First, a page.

Those with higher levels of education and younger internet users are more likely to answer cybersecurity questions correctly

Internet users’ knowledge of cybersecurity varies by several demographic factors. The most consistent differences are related to educational attainment.

Those with college degrees or higher answered an average of 7.0 of the 13 questions in the survey correctly, compared with an average of 5.5 among those who have attended but not graduated from college and an average of just 4.0 for those with high school diplomas or less.

Roughly one-quarter (27%) of those with college degrees answered 10 or more questions correctly, compared with 9% of those who have attended but not graduated from college and just 4% of those with high school diplomas or less.

On all 13 questions in the survey, there is at least an 11 percentage point difference in correct answers between the highest- and lowest-educated groups. And there are four questions with a difference of 30 percentage points or more between the highest- and lowest- educated groups. These include whether or not Wi-Fi traffic is encrypted by default on all wireless routers (a difference of 34 points); what “https://” in a URL refers to (32 points); whether or not all email is encrypted by default (32 points); and the definition of ransomware (31 points).

Cybersecurity knowledge also varies by respondent age, although these differences are much less dramatic than the differences pertaining to educational attainment. Indeed, on a number of these questions internet users age 65 and older are just as knowledgeable as those ages 18 to 29. For instance, older and younger users are equally likely to be able to identify a phishing attack, identify the most secure password from a list and know how many free credit reports Americans are entitled to by law. However, younger users score higher on certain questions – such as whether “private browsing” mode prevents ISPs from tracking users’ online activities (a 27 point difference) or whether turning off the GPS feature on a smartphone disables all tracking of that device (a 23 point difference).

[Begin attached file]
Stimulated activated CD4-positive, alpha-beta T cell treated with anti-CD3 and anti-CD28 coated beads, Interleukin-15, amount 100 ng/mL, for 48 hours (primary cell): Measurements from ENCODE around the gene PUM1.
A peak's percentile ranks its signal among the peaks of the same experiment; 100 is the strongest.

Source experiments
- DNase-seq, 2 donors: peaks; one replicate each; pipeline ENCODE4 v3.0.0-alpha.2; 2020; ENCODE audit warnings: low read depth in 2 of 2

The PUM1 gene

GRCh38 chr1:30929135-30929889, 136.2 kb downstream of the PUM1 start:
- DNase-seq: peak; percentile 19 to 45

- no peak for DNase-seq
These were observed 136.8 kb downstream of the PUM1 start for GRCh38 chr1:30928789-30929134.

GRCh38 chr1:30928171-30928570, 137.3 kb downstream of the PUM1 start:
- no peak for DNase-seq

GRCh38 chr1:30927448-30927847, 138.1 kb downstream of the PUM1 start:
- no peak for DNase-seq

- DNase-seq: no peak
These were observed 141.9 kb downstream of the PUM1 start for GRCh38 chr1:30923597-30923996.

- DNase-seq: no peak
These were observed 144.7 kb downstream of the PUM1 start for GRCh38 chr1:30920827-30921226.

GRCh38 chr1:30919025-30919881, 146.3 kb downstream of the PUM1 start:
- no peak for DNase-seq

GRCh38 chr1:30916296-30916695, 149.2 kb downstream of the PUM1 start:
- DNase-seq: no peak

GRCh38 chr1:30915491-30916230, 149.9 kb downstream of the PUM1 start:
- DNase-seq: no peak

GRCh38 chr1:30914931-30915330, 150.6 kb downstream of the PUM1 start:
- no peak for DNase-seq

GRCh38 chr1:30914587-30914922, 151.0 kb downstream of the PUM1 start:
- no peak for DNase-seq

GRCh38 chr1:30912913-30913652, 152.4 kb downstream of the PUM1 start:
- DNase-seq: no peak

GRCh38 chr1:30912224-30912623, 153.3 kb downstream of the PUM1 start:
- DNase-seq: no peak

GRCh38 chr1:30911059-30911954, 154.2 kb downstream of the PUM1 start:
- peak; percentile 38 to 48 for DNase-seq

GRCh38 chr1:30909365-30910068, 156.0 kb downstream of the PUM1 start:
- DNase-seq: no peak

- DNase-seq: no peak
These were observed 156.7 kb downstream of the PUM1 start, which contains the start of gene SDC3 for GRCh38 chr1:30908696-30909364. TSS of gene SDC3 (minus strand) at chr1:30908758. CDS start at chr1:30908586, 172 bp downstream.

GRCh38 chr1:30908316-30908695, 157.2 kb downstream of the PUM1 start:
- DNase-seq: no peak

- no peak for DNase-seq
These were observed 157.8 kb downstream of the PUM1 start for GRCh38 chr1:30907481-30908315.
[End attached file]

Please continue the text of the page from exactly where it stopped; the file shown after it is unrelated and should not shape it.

Overall, 18- to 29-year-olds correctly answered a mean of 6.0 out of 13 questions, compared with a mean of 5.0 among those 65 and older.

Source: Pew Research Center, a nonpartisan fact tank that informs the public about the issues, attitudes and trends shaping America and the world. It conducts public opinion polling, demographic research, media content analysis and other empirical social science research.

Congressmen Introduce Bill To Provide States Privacy Training & Enhance Cybersecurity Coordination

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On Feb. 16th, U.S. Senators David Perdue (R-GA) and Gary Peters (D-MI) re-introduced S. 412: State and Local Cyber Protection Act of 2017,  which aims to strengthen America’s cyber defense capabilities by increasing coordination with the Department of Homeland Security (DHS).

The Act seeks to amend the Homeland Security Act of 2002 to require State and local coordination on cybersecurity with the national cybersecurity and communications integration center as well as provide, in coordination with the Chief Privacy Officer and the Chief Civil Rights and Civil Liberties Officer of the Department, privacy and civil liberties training to State and local governments related to cybersecurity.